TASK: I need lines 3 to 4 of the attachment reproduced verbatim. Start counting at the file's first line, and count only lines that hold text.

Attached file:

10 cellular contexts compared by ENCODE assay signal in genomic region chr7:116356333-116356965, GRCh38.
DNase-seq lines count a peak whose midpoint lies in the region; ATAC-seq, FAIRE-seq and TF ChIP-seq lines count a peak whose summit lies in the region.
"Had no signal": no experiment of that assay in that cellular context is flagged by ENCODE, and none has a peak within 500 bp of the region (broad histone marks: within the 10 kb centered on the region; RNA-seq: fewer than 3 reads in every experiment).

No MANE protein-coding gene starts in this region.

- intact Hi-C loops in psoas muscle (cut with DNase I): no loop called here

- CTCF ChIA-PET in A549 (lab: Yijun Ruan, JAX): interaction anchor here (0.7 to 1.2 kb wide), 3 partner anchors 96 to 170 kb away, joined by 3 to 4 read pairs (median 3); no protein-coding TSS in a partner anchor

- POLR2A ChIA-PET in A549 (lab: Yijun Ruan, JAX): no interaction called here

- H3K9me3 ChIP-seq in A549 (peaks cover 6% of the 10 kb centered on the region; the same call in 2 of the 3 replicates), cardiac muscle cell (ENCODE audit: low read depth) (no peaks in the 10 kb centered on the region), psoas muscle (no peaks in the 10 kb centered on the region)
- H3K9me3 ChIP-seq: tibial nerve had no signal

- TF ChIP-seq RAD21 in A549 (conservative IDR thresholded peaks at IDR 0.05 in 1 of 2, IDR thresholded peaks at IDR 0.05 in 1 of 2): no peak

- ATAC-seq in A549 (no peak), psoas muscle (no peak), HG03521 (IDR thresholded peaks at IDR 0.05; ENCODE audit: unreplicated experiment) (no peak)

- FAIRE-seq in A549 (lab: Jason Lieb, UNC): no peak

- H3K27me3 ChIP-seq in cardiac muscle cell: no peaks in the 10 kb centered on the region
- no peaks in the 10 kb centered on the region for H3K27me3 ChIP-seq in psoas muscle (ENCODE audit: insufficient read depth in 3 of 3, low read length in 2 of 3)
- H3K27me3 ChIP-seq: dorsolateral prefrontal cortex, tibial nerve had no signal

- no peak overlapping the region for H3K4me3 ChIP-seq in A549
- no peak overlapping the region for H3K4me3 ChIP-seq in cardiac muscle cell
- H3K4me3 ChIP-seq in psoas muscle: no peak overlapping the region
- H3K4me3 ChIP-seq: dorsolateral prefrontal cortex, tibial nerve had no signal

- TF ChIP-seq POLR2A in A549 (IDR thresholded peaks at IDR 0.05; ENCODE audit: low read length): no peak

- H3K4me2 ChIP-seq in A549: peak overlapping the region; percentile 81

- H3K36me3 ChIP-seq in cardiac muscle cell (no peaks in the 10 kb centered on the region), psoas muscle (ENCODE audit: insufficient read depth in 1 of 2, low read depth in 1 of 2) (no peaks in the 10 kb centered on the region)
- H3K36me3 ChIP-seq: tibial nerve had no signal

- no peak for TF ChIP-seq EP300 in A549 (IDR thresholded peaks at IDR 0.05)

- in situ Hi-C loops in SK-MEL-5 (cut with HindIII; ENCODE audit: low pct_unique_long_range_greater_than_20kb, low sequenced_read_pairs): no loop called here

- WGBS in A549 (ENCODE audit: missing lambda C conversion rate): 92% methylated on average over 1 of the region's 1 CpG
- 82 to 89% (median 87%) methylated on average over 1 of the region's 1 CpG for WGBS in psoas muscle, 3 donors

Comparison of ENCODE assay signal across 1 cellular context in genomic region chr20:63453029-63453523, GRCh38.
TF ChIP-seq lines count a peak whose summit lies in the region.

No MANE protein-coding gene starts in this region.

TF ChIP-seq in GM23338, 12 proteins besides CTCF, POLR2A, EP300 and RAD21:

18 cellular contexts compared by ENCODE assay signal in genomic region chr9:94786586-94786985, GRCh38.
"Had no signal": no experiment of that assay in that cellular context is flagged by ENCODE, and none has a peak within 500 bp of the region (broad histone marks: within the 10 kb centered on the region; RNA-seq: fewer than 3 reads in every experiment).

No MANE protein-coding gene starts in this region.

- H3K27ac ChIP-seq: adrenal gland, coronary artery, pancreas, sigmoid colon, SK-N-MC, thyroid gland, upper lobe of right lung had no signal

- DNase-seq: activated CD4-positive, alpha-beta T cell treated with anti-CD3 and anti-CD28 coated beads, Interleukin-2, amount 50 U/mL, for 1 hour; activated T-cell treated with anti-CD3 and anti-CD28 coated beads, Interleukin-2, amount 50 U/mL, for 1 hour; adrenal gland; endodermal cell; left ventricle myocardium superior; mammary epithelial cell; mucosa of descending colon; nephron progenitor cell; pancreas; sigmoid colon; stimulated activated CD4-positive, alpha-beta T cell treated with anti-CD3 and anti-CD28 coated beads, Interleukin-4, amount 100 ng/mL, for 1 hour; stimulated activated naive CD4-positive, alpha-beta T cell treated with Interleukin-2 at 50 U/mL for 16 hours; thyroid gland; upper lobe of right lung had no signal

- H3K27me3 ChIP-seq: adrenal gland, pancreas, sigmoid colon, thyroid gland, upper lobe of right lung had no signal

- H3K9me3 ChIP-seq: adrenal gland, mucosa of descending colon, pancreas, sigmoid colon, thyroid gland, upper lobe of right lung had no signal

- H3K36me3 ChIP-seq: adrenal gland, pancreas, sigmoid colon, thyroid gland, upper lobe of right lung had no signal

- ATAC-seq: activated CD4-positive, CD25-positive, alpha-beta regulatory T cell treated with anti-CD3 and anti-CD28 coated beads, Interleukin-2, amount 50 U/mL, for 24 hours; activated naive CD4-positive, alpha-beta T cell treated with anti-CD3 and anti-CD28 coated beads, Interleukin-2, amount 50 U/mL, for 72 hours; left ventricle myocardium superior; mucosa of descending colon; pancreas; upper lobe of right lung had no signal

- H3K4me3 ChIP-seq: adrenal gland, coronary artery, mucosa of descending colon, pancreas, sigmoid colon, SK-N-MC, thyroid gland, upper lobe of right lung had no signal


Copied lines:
"Had no signal": no experiment of that assay in that cellular context is flagged by ENCODE, and none has a peak within 500 bp of the region (broad histone marks: within the 10 kb centered on the region; RNA-seq: fewer than 3 reads in every experiment).

No MANE protein-coding gene starts in this region.